Another thing to consider is that Stratford already has a cinema, the Stratford Picturehouse. And nearby there is also the historic Genesis Cinema, the Rio and many others. There is also a big Cineworld at the o2 (formerly owned by Vue). What impact does this cinema have on other movie theatres?
It's going to have a big impact. The independent cinemas struggle already, and now having a Vue nearby, in Europe's biggest shopping mall no less, is going to attract local cinema-goers, as well as the passers by who are eager for a movie.
Is that totally a bad thing? It's easy to be nostalgic about the Genesis, for example, but which place gives you the best experience?
I visited Stratford Vue Cinema on the opening day. An afternoon screening. It's quite possible I'm the first person who ever sat in that seat. I have to say, it was a very comfortable seat. This is probably because I was in a VIP seat (which I didn't pay for). If I was sitting where I was meant to be sitting I'd have had the first two and a half rows to choose from. The other five or so are for the VIP people. VIP?? Very Important Person?? The only importance these people have is the economic luxury of being comfortable with being conned.
But let me be honest -- I loved the experience. The screen was big, the picture quality perfect, the sound quality the best I've experienced in a long time. The seats were great too -- Vue use a steep seating design, which is like stadium seating, so the person in front is considerably lower than you are, meaning you get a perfect view of the screen. The film was projected flawlessly, I had plenty of leg-room, and because of the steep-seating, people's annoying checking-of-their-Blackberries was obscured from my view. In fact, there was no phone reception in the cinema, so all of that was kept to a minimum. I hope this is always the case!
Vue have done everything right in Stratford. They've mastered the art of the modern multiplex. The problem is, it's still a multiplex. Aside from a few Bollywood selections for the local Asian community, the films they show are hardly surprising. If you're a normal, sane person -- there's not much to complain about. But then if you're someone like me, you'll be craving the smaller cinemas. The old popcorn smell, the uncomfortable seating, the ever changing temperature. It's like football stadiums. The new Wembley sucks. Arsenal's stadium sucks. Everyone craves going to places like Upton Park, White Hart Lane and Anfield. They have history. They're places where you have memorable experiences. You'll never have the best cinematic experience of your life at a Vue chain. That's not what they're about. Vue cinemas are about watching a film and having enough space in your VIP seat to put all your M&S shopping bags.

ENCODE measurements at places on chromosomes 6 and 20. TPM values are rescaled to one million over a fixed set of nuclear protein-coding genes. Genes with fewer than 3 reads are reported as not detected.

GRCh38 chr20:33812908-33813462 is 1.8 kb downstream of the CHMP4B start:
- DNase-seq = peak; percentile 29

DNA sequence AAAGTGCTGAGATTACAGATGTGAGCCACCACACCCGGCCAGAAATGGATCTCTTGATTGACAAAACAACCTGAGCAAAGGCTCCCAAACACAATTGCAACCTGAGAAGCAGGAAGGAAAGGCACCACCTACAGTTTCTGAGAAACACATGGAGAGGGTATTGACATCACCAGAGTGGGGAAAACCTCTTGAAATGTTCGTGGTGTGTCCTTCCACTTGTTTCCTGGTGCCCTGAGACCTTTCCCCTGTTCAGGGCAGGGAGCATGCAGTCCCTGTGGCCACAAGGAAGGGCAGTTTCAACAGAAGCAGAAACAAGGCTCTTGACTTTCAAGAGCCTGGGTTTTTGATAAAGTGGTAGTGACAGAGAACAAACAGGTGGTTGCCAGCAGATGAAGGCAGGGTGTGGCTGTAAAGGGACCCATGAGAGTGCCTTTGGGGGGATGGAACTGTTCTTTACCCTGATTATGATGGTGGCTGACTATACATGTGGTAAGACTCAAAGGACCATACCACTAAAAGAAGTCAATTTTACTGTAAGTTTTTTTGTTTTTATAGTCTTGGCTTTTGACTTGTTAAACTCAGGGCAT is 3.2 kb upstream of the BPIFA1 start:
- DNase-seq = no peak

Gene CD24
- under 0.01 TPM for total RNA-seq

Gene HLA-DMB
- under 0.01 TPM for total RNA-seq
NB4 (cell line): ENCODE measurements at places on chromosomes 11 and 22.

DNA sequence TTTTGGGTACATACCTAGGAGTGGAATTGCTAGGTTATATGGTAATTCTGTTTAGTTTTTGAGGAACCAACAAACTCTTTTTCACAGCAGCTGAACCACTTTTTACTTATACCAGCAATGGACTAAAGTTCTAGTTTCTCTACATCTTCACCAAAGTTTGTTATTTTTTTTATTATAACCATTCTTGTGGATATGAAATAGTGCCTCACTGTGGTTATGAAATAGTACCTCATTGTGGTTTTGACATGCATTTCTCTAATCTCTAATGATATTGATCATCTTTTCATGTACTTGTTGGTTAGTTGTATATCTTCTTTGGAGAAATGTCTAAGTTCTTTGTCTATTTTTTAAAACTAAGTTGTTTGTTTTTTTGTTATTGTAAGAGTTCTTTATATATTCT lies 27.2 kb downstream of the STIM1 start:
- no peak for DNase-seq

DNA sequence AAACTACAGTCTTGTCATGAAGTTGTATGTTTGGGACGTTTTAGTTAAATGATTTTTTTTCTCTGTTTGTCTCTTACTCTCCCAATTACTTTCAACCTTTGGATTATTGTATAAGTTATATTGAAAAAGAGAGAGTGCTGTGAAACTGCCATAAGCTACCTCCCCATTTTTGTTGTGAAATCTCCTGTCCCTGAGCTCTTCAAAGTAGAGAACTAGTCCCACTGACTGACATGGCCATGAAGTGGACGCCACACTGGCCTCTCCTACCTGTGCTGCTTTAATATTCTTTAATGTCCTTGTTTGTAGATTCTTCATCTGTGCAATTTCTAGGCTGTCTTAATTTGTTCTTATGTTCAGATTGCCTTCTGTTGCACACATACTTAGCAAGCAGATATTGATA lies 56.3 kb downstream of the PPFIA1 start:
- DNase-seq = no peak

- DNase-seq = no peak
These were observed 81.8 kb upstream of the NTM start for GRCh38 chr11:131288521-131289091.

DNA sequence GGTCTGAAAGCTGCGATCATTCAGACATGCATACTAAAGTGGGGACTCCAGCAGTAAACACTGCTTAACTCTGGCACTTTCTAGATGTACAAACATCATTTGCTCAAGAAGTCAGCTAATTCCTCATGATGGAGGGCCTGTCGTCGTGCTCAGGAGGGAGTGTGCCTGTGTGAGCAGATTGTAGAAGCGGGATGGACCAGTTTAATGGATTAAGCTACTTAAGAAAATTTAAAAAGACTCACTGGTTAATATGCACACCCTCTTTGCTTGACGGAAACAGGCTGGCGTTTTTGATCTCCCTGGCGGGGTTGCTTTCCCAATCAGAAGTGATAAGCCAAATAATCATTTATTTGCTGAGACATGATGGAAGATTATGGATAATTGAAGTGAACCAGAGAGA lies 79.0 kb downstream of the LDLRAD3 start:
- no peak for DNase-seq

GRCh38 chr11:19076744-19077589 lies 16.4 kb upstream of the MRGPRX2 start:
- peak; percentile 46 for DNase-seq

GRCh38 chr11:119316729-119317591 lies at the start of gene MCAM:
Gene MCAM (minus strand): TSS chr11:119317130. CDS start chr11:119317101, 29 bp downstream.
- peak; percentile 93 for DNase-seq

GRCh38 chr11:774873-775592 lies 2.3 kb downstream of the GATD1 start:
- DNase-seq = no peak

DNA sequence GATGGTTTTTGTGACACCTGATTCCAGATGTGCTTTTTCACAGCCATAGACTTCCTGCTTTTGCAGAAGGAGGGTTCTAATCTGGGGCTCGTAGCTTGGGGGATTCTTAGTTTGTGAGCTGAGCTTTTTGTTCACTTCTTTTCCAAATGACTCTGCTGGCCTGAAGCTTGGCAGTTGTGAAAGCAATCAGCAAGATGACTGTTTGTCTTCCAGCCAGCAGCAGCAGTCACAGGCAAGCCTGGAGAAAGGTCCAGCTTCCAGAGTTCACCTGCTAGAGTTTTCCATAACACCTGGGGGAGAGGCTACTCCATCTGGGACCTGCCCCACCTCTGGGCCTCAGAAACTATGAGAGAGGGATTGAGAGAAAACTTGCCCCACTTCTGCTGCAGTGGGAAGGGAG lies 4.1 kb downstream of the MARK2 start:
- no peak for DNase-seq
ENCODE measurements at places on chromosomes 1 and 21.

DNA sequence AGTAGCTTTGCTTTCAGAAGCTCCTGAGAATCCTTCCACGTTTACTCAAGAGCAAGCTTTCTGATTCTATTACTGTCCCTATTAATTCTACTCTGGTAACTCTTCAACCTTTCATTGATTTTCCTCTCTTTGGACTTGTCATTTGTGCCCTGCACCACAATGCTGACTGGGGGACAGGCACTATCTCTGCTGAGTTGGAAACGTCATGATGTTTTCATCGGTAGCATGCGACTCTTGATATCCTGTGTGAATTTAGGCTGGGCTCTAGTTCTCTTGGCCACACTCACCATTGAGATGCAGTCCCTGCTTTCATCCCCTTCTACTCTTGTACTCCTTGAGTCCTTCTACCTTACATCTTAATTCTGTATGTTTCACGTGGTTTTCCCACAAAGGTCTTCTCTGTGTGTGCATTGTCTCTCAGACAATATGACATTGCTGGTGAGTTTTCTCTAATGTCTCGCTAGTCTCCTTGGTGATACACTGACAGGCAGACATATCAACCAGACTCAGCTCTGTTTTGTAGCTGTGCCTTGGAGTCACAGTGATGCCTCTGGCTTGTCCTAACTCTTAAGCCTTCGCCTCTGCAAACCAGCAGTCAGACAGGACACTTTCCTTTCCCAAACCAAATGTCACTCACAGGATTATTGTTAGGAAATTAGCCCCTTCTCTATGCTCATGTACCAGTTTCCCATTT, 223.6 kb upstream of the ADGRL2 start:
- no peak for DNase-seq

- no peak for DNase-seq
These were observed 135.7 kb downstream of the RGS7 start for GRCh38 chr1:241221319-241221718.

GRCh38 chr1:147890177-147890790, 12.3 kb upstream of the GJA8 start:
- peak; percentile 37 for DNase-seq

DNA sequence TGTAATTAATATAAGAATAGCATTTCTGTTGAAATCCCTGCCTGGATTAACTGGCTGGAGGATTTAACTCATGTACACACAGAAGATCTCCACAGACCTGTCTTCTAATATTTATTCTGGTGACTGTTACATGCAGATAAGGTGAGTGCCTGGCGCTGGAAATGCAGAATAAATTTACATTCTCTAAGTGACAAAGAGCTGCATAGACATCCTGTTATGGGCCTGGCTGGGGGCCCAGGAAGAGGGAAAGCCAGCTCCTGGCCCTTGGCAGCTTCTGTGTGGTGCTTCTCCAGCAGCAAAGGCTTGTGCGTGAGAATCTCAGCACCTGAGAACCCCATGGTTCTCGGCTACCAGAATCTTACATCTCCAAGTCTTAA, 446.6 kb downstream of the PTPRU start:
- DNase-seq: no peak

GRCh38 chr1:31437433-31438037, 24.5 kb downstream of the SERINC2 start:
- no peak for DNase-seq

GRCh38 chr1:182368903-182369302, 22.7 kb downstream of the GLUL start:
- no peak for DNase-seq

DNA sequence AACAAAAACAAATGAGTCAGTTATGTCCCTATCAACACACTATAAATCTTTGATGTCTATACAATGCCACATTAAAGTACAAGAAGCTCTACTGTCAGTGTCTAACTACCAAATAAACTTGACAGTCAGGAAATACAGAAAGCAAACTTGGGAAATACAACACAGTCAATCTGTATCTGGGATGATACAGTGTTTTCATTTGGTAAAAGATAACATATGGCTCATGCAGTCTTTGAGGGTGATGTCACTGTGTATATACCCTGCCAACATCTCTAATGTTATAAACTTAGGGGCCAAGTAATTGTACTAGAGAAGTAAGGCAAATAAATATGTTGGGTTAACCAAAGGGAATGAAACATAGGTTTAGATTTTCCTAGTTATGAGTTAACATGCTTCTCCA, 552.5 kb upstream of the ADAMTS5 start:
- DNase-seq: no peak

I give Vue Westfield Stratford City two ratings. My more objective, fact-based rating, is 8 out of 10. It loses points for the horrid premium seating system and also for having the disabled spaces in the very front row (normally cinemas make better spaces available a bit further back). It also misses out on top points because of the film selection. With 17 screens, they could be a lot more diverse than they are.
That's my objective rating.
My personal rating? 6 out of 10.
The place has no soul! This is not what I love about the cinema! Segregating people based on VIP non-VIP? Cinema should never be about exclusion. People come to the cinema to get away from their problems, not to be reminded that they're poor. People getting standard tickets are stuck in the front couple of rows, the richer people sit further back.
Ever been in screen one at the Cineworld Haymarket? Or spent a night at the Genesis? You're not just watching film, you're partaking in an event. A ritual. A place that feels like a place for films. You know you're in for a treat, because films are something special there. Watching films in a shopping mall is not the same. And sure I'm biased, I feel protective of the little guys. I hope the Stratford Picturehouse will survive. Maybe it'll drive them to commit to showing more alternative programming -- world cinema and independent movies. They can build up their reputation during the Olympics. Show the world what cinema is really about, rather than trying to prize people away from Vue with the same 'Transformers 4' or whatever's out next year. The Prince Charles Cinema in the West End has shown that being alternative and independent can work in the over-crowded multiplex market.
If you find yourself in East London, I'll understand if you want to visit Vue, and I won't judge you. After all, I'll be there sometimes too. But just remember what you're doing. If we're not careful, we'll kill what we love about cinema. The Rio opened in 1909. The Genesis has been a venue for entertainment for over 150 years. Keep your clothes shopping and your cinema viewing separate if you can.